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How updated job descriptions can limit a company’s liability

Why are up-to-date job descriptions so important?

It’s easy for employers to overlook the importance of keeping job descriptions up to date. After all, when you’re juggling a million other tasks, who has time to review dozens (or more) employee records? You might think, “Employees know what they’re supposed to do, right?”

But it’s not always that simple. Job duties change over time, and skills and experience requirements evolve. For example, some jobs that were done in an office are now done remotely. And some employers no longer require a college degree for certain positions. So, it’s crucial to make sure your job descriptions reflect these changes.

Accurate job descriptions help employees understand their roles and responsibilities, and they can also protect a company from potential legal issues. Employers that don’t keep their job descriptions up to date can run into trouble. For example, if a job description doesn’t state that a task is an essential function, it’s hard for the employer to argue that someone can’t perform the job without it. Similarly, plaintiffs have successfully sued for “failure to hire” when job descriptions don’t include certain qualifications. Updated and accurate job descriptions are critical to limiting liability.

Updated job descriptions allow meaningful performance reviews. Job descriptions are crucial for performance evaluations and improvement plans. They let employees know what’s expected of them, so it’s important to make sure they’re accurate and up to date. When you’re reviewing an employee’s performance, it’s helpful to refer back to the job description to make sure everyone is on the same page. And if an employee isn’t meeting the standards outlined in the job description, a detailed and clear description can prevent any surprises during evaluations or disciplinary meetings.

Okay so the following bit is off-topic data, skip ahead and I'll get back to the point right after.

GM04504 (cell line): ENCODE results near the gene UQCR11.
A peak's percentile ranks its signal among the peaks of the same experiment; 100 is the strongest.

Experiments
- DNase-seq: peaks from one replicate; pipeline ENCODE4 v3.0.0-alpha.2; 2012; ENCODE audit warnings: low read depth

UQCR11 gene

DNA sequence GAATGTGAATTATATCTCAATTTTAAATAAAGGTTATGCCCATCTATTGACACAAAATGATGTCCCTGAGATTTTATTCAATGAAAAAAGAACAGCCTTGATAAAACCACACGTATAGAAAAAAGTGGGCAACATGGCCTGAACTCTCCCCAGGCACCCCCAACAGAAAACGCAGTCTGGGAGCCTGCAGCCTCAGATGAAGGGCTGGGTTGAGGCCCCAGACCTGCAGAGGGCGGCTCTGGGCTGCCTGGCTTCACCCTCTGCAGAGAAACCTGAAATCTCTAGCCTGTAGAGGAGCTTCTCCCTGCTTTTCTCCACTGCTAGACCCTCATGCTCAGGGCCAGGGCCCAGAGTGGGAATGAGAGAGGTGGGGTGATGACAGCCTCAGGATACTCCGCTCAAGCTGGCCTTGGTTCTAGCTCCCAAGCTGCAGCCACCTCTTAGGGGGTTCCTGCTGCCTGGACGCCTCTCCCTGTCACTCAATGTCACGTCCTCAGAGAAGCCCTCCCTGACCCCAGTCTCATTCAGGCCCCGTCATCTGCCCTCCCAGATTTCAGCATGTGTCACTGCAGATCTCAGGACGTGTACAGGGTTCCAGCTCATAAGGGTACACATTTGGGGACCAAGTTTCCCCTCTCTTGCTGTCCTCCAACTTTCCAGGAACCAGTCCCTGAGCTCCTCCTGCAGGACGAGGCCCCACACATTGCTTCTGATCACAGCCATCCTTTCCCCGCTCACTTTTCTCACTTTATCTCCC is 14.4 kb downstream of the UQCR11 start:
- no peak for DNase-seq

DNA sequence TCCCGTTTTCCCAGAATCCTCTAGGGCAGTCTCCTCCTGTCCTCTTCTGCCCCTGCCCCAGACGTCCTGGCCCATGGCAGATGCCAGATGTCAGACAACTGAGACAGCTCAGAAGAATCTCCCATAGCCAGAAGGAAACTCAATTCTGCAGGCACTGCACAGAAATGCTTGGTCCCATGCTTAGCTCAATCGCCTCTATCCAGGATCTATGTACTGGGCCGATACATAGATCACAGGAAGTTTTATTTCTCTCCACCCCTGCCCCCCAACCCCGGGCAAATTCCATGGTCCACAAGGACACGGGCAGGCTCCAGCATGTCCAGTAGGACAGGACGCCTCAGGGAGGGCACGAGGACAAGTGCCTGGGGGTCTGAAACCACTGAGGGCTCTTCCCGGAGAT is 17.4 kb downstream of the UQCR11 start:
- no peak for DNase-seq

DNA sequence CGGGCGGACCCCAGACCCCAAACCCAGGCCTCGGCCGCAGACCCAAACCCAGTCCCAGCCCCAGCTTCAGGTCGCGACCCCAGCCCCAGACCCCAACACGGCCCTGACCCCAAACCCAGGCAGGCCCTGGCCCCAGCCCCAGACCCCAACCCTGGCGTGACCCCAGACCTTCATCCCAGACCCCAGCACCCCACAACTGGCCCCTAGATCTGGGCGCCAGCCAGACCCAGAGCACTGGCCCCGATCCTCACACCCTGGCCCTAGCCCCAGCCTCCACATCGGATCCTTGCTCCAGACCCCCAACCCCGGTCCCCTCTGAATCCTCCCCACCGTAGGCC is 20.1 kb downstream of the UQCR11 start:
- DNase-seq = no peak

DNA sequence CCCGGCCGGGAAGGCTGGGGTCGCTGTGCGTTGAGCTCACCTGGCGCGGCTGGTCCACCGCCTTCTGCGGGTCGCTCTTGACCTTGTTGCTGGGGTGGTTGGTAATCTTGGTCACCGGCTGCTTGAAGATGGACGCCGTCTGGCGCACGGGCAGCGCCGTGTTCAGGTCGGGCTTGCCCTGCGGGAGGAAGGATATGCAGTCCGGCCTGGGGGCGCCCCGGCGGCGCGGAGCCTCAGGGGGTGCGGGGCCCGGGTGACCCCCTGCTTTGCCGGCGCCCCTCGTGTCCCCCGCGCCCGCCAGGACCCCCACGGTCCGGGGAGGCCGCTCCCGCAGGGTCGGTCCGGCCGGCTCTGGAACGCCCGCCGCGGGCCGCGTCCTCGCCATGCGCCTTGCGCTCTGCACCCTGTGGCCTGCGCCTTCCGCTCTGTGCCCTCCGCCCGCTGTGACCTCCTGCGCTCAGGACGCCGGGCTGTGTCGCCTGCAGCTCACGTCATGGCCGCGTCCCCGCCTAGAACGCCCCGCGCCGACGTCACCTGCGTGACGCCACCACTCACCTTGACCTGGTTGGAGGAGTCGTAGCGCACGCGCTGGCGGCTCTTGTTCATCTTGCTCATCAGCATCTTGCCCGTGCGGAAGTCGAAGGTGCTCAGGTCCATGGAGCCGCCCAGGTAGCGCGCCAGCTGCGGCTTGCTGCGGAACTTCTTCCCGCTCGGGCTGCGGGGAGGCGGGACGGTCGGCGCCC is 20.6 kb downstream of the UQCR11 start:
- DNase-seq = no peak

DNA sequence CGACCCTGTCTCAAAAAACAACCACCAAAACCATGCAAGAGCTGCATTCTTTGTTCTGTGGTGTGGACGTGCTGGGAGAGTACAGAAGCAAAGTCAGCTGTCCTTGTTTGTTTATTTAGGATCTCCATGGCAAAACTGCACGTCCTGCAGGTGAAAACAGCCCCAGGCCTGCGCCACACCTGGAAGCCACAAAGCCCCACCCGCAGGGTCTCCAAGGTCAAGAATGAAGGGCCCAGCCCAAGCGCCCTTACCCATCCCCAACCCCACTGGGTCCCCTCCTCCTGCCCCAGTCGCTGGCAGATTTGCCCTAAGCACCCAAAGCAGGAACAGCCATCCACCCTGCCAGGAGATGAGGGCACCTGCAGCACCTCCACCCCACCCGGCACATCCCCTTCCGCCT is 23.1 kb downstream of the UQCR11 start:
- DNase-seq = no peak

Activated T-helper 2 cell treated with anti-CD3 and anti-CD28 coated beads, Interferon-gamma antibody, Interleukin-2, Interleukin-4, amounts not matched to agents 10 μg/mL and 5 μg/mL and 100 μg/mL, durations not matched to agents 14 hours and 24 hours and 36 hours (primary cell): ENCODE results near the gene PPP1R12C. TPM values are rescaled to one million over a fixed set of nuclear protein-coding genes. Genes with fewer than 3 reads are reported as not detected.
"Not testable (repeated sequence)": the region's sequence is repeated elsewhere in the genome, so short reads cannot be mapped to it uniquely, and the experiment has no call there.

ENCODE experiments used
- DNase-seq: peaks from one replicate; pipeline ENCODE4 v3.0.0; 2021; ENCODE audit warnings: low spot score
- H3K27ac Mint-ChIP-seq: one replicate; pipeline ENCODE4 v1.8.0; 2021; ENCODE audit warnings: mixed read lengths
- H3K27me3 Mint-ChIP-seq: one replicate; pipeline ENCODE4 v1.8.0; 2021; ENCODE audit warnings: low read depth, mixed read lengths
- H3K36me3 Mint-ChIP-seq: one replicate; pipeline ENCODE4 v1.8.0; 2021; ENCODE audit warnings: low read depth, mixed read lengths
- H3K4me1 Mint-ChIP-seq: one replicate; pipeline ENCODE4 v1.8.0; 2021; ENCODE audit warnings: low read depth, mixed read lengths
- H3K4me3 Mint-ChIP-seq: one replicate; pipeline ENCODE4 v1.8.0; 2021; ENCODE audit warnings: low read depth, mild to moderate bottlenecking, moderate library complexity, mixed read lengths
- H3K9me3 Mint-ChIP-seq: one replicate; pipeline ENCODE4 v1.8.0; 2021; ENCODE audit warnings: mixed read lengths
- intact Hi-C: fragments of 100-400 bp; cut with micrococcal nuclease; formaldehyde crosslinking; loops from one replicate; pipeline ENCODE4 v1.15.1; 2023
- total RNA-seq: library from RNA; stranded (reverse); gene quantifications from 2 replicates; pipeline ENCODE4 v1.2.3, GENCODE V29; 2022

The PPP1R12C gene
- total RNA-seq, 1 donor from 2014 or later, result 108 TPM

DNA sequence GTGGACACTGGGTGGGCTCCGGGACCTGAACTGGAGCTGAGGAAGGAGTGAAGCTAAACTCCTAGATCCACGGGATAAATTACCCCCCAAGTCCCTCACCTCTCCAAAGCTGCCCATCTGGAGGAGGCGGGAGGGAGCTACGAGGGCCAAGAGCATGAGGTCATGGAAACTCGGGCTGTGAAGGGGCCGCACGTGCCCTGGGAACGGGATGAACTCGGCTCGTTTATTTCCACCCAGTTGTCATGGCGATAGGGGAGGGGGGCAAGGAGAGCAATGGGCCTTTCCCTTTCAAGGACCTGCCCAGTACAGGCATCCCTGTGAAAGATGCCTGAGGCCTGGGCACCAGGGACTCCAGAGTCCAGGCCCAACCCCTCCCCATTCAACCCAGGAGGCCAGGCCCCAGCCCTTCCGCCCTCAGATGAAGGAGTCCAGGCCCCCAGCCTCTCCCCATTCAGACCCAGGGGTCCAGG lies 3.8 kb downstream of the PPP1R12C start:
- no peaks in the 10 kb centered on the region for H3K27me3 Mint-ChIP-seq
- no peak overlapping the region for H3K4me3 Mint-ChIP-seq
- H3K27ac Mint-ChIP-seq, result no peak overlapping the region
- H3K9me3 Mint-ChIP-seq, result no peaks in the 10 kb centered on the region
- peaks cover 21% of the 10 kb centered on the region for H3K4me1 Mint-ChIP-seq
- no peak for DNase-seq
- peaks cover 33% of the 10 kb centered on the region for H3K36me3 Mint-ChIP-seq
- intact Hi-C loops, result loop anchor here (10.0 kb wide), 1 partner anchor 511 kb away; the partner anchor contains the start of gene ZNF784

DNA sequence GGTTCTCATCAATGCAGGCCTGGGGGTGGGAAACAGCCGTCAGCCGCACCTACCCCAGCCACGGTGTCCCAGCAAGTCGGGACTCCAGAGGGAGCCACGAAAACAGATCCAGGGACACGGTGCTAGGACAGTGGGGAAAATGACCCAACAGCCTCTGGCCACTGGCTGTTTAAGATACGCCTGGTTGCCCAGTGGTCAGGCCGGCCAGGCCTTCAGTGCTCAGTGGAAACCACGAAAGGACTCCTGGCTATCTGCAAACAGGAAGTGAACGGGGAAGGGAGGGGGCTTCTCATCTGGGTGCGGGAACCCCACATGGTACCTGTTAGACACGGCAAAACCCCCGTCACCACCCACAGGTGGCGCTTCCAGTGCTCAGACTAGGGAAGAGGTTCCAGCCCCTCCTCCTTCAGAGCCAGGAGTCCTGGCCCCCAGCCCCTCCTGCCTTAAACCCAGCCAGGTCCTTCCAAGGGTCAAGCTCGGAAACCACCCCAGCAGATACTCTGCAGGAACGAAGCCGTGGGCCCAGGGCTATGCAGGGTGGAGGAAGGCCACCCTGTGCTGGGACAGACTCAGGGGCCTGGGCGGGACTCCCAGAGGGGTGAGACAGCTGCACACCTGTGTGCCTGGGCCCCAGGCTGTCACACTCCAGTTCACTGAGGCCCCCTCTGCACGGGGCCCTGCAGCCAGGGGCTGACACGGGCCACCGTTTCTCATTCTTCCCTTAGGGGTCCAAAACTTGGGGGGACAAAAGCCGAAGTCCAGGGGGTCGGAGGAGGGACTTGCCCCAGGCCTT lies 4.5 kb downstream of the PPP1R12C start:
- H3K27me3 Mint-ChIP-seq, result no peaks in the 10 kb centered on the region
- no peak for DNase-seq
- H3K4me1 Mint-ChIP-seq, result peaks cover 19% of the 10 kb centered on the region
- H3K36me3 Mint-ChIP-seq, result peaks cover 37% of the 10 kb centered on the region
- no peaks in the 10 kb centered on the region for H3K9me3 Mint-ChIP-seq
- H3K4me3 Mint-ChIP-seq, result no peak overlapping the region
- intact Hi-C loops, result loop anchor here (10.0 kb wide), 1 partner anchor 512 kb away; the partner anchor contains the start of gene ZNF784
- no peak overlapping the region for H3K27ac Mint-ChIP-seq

Your job description checklist

If you cannot remember the last time your company updated a job description, here are some questions to consider to help ensure it’s still accurate:

  • Do your job titles reflect the actual work being done?
  • Do your job descriptions discuss an overview of the company and how the position fits into your overall mission?
  • Do they provide an overview of the key responsibilities the position entails?
  • Do they lay out the required skills and qualifications for the position in detail?
  • Beyond that, do they include preferred skills and qualifications?
  • Do your job descriptions include the effective date for the document if you need to prove the historical context later?
  • Do your job descriptions state whether the position is exempt or nonexempt?
  • If the position is exempt, does the job description include the duties that show the position falls into the applicable exemption?
  • Do your job descriptions include the essential functions of the position?
  • Does it make sense to identify duties and responsibilities as a percentage of the work to be performed?
  • Are you tying job descriptions to employees’ performance evaluations and improvement plans?
  • When was the last time the job description was reviewed?
  • Do you have a system in place to identify when – and which – job descriptions should be reviewed?
  • Are all job descriptions reviewed on a set schedule?
  • Do you perform spot audits if you are unable to review job descriptions on a set schedule
  • Do you review job descriptions when you post an opening?

Which laws should you keep in mind?

Job descriptions are important for a variety of practical and legal reasons. If they’re out of date, vague, or inaccurate, they’re not only useless but also can put your company at risk for legal liability. That’s why it’s crucial to review your job descriptions with counsel. Accurate and up-to-date job descriptions help you make informed decisions about hiring, discipline, promotion, compensation, and termination. They can also serve as evidence of your company’s compliance with the ADA, FMLA, and FLSA. If your job description is out of date, reach out to counsel today.

Stephen Scott is a partner in the Portland office of Fisher Phillips, a national firm dedicated to representing employers’ interests in all aspects of workplace law.